UK researchers examined 13 studies, involving 4,222 people, that had looked at the use of aspirin, sumatriptan or placebo for treating migraine.
Dr Varo Kirthi and colleagues from Oxford University's department of anaesthetics concluded that aspirin is an effective treatment for acute migraine headaches, similar to sumatriptan 50mg or 100mg.
'Aspirin 900mg or 1,000mg is an effective treatment for acute migraine headaches, with participants in these studies experiencing reduction in both pain and associated symptoms, such as nausea and photophobia,' they said.
For 52 per cent of people, this treatment would reduce moderate-to-severe migraine to no worse than mild pain within two hours, the researchers said.
'The addition of 10mg metoclopramide may provide additional pain relief and greater reduction in associated symptoms, particularly nausea,' they added.
Adverse events identified in the study were mainly mild and transient, but such events occurred less frequently in people treated with sumatriptan 100mg.
Was this not known before?
The researchers said that, although aspirin is frequently used to treat migraine headaches, they could find no systematic review of the efficacy of this intervention in adults.
'It is important to know where this widely available and inexpensive drug fits in the range of therapeutic options for migraine,' they said.
'For many migraineurs, non-prescription therapies offer convenience and may be the only therapies available or affordable.'
Dr Kirthi and colleagues pointed out that, although trials indicated that the treatments did not differ markedly, there were limited data comparing aspirin with other analgesics.
Exeter GP Dr David Kernick, RCGP headache champion, said that strands of evidence on the benefits of aspirin had been around for some time, but that the new research had pulled them together.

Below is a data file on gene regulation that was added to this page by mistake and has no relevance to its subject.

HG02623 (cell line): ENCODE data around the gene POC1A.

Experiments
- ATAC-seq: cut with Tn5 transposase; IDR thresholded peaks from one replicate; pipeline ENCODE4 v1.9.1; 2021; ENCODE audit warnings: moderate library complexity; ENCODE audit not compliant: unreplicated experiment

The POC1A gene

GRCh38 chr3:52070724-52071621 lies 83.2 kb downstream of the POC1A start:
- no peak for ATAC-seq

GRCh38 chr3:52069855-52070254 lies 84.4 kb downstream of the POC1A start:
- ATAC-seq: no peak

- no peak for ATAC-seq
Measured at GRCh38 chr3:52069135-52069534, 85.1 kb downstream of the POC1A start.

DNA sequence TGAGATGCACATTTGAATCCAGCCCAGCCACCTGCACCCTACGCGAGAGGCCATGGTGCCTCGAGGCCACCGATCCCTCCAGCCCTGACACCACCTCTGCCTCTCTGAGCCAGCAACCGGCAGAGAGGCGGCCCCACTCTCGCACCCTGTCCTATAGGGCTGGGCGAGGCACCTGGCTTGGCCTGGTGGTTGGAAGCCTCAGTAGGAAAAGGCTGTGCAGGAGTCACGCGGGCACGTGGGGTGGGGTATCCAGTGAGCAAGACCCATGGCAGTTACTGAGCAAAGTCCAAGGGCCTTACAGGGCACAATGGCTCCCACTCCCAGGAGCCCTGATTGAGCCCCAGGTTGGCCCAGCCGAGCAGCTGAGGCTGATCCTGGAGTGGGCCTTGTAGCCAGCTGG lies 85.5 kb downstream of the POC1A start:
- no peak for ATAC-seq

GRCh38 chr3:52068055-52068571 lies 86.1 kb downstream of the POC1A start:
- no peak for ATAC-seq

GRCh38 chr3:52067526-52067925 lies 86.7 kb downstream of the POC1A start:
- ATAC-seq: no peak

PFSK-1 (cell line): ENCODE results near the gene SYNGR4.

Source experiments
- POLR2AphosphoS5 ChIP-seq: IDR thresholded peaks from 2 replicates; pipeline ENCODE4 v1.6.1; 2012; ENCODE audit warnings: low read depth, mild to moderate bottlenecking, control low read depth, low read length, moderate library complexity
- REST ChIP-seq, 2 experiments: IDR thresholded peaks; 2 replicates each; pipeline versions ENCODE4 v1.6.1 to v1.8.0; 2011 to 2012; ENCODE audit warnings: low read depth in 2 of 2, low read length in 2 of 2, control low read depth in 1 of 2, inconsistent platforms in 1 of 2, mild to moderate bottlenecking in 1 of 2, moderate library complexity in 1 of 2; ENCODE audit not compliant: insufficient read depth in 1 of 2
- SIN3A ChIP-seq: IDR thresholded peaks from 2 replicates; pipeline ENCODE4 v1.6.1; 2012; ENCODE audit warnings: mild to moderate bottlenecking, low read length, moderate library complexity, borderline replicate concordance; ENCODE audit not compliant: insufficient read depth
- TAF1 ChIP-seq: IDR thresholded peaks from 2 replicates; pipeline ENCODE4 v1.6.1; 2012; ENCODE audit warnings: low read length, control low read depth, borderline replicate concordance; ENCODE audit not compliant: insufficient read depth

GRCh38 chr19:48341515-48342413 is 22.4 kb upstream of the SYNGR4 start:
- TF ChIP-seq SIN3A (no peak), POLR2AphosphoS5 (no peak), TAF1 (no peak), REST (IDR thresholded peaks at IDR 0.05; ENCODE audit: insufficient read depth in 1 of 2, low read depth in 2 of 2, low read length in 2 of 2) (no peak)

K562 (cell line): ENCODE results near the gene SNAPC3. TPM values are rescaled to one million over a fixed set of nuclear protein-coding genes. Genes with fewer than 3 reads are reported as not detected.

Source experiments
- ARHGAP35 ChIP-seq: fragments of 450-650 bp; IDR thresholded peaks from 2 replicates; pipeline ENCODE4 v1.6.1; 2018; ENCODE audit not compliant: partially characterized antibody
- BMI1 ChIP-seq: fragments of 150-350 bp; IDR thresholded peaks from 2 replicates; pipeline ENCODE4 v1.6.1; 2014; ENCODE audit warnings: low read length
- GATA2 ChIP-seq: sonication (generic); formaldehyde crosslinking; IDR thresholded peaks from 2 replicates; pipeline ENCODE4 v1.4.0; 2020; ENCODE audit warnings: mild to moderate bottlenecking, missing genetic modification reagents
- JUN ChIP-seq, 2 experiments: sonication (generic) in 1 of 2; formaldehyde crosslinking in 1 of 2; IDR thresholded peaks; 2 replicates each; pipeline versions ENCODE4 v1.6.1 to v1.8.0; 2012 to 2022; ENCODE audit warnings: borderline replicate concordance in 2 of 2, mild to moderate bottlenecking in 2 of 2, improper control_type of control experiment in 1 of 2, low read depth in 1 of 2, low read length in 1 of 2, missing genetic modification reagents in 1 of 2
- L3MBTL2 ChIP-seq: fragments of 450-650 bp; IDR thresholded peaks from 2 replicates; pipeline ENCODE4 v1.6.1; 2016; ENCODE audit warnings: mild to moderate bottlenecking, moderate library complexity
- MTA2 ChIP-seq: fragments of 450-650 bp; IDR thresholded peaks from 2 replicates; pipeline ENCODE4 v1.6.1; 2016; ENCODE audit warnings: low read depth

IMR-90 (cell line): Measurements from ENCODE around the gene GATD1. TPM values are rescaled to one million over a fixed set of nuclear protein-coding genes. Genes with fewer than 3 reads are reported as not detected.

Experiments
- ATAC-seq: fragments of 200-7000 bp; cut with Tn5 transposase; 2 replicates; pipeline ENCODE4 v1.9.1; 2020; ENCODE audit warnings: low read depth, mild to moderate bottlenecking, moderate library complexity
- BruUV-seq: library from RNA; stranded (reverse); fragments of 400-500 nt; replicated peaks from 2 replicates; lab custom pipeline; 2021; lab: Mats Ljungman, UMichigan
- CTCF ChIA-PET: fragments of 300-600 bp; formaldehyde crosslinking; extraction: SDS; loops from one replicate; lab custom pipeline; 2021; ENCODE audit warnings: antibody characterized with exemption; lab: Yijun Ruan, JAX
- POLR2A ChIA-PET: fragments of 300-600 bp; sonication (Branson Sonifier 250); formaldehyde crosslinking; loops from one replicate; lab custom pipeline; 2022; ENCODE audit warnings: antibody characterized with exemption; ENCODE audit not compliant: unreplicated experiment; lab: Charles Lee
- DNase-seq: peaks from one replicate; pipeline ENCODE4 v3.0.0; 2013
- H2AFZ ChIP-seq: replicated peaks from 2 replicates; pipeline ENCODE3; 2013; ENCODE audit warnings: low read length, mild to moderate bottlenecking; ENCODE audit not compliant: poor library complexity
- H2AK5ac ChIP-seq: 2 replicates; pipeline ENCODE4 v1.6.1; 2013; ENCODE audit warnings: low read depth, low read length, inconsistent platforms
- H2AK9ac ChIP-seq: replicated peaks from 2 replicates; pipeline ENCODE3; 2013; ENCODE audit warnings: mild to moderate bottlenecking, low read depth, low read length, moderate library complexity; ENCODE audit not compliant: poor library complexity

Wendy Thomas, chief executive of The Migraine Trust, said the charity welcomed the fact that findings 'confirm that aspirin can be an effective treatment of migraine symptoms for some sufferers'.
Why is this research significant?
Dr Kernick believes the new review is important because around 50 per cent of people with migraine self-medicate to treat the condition.
'If aspirin works, it generally works every time, but it needs to be taken with an antiemetic,' he said.
'In the study they looked at it with metoclopramide, which is not available OTC in the UK. I suggest using domperidone, which is available OTC.'
He added: 'Migraine is not just about pain, but also has an inflammatory component. My suggestion is that people take aspirin, which hits the inflammation, with paracetamol, which hits the pain, and domperidone.'
Mrs Thomas said The Migraine Trust would 'strongly encourage' people who think they have migraine to consult their GP to get a firm diagnosis of their headache, even if they find OTC medication to be effective.
'The Migraine Trust also recommends that if sufferers are considering taking aspirin they consult their GP for guidance about how, when and in what dosage to take it in order to ensure that it is effective and to avoid the risk of developing medication-overuse headache,' she said.